“I hit the Sydney training camp because it was really tough in the US to continue training. Even under Don and it was just tough and the Americans were amazing after their Government convinced them to   boycott.

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IN THE SWING OF THINGS: Australian team members Isa Wye (manager), Karen Van Der Graaf, Michelle Ford, Joe King (coach) and Lisa Curry in Moscow. Photo Courtesy: Hanson Media Collection (Russ McPhedran).

Tracey Caulkins (the US superstar) and my training partner said to me look Michelle you’re going to represent us as well; it was this moment of solidarity of athletes; it’s amazing the courage of the Americans; I felt so bad that I was allowed to go and they weren’t. That’s how it (went) down….our squad was made up of swimmers from all over the world, it was really a united nations group.

“You have to remember we were 17 and 18 year olds and some of us we didn’t even have the right to vote yet and we were being treated as absolute traitors to our country; to overcome that and to continue, you needed the force from those people around you.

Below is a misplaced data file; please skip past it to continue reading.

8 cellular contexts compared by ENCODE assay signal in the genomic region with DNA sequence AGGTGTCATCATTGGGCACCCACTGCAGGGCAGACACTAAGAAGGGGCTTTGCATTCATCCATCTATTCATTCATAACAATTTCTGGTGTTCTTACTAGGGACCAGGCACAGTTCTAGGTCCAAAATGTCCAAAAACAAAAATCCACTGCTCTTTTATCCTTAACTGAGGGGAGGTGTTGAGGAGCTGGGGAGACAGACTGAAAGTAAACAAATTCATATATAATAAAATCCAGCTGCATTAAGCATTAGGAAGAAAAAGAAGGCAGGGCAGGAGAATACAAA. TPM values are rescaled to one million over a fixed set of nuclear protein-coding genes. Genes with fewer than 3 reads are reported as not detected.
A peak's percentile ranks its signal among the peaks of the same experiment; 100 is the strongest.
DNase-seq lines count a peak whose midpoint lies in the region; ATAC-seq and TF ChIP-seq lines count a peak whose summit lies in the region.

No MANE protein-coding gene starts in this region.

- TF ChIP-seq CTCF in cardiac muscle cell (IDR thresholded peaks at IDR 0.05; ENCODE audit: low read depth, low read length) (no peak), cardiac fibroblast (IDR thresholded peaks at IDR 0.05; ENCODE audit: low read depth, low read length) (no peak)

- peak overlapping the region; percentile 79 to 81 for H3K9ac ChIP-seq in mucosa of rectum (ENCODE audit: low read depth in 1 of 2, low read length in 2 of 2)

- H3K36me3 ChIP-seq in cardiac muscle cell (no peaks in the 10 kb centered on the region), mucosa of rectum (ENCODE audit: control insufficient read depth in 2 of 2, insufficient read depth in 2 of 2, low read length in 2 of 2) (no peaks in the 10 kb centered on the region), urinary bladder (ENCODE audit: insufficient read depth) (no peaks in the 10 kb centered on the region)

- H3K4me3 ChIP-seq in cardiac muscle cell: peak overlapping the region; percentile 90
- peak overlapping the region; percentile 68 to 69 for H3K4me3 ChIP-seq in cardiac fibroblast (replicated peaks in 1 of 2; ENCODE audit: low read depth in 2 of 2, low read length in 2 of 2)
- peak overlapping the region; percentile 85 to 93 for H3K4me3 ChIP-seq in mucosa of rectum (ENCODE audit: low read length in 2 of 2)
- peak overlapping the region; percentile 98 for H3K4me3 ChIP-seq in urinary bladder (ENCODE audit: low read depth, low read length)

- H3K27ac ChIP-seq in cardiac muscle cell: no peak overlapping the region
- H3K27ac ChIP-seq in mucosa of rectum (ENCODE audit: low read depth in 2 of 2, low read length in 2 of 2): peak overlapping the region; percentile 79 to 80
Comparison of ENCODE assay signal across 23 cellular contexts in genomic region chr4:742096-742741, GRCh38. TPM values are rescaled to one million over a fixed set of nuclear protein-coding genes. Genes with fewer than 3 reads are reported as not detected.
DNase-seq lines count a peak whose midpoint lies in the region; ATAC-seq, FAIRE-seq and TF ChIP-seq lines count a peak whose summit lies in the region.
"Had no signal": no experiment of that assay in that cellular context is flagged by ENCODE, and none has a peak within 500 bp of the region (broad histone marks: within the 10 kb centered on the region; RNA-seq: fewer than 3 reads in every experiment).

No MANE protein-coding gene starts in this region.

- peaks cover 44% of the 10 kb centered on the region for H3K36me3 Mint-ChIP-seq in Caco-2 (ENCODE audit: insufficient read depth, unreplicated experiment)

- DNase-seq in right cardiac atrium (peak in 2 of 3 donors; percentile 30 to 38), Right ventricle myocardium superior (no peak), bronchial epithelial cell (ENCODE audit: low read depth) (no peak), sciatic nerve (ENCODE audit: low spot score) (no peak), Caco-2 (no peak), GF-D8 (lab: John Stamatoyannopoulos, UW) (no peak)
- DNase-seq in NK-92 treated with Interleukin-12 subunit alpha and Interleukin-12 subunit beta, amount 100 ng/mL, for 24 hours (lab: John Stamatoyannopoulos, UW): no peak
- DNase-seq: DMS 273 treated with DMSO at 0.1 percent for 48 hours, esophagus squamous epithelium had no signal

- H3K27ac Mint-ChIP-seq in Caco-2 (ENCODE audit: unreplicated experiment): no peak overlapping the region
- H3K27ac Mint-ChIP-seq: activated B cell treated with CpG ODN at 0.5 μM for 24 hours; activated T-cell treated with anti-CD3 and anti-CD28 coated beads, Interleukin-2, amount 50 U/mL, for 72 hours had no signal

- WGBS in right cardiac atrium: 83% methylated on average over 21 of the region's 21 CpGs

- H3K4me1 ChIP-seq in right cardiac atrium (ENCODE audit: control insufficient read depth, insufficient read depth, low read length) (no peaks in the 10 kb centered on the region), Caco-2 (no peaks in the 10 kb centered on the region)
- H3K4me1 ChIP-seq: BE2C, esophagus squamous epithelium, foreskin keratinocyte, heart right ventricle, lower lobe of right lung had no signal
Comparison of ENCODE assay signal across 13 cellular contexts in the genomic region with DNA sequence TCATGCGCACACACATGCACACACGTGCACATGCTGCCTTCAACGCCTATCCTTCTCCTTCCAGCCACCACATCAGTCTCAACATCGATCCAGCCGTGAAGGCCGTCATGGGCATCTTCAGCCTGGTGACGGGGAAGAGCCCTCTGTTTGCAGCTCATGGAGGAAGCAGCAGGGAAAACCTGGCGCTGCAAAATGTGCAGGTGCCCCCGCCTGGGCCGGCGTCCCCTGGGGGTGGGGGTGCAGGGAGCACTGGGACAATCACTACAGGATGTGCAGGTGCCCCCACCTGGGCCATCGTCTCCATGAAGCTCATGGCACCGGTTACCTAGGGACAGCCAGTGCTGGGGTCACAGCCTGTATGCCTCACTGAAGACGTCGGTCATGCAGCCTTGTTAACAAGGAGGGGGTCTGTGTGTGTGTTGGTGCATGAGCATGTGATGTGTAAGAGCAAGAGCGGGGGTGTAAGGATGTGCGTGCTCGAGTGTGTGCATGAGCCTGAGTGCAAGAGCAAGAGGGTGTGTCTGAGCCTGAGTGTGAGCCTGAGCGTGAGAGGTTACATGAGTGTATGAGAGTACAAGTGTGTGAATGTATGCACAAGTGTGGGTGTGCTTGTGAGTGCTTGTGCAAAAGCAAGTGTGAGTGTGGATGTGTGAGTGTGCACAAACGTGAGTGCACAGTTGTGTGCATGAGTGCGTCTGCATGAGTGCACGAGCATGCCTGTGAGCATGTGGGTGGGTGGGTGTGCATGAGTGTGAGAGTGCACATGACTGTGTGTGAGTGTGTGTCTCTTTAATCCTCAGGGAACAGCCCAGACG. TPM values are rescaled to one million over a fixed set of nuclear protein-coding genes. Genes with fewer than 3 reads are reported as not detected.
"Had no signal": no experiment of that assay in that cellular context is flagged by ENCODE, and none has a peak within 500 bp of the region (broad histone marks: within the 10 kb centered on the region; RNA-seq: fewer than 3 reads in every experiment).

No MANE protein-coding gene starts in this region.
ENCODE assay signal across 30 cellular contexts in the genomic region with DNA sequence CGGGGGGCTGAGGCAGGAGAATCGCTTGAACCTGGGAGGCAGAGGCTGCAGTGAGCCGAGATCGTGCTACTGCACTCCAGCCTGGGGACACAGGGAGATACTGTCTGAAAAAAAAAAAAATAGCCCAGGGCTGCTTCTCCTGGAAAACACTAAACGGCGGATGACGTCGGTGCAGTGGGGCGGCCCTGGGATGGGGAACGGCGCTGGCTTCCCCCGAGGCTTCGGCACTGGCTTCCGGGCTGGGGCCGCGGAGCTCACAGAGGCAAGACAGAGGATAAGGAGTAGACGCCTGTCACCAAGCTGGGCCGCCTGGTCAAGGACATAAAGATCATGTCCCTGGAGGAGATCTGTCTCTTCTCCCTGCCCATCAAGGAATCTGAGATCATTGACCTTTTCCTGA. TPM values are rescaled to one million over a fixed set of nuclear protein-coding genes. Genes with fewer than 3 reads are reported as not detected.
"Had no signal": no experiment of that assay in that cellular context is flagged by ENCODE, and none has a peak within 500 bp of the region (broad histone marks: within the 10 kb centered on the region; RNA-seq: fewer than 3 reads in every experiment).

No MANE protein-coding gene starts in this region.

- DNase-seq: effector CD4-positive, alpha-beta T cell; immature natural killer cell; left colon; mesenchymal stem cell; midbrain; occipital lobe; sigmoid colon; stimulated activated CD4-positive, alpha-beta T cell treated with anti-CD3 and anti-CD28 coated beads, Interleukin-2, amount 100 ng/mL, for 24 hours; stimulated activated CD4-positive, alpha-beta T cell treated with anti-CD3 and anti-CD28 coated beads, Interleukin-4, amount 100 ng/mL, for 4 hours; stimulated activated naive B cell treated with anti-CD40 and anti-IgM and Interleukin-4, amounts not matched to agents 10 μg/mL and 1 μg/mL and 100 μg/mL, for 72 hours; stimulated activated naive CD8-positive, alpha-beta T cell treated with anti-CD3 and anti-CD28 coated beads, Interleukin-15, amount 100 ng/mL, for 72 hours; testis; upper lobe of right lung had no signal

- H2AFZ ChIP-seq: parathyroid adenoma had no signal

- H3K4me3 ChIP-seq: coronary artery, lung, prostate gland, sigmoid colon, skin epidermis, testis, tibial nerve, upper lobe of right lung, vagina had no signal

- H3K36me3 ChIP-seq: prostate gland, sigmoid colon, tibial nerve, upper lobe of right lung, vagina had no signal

“I’m always so thankful for those Olympic officials who voted for us to go and gave us the opportunity to go and really fought as they were also under enormous pressure as was Channel 7 and anyone who had anything to do with the Olympic Games.

“It was a really tough moment in sport and it showed the Government was dangling the strings of finances over it to pull people left and right.

“Athletes were offered $6000 at the time not to go which was a lot of money because we didn’t actually receive a cent in those days.

“They were saying “ pull off the team…we’ll look after you..we’ll do this that” and it’s amazing they could pull against the athletes in such an horrific and horrible way.

“To make it so difficult for any athlete to get on that plane to go and that’s why we ended up sneaking out of the country.”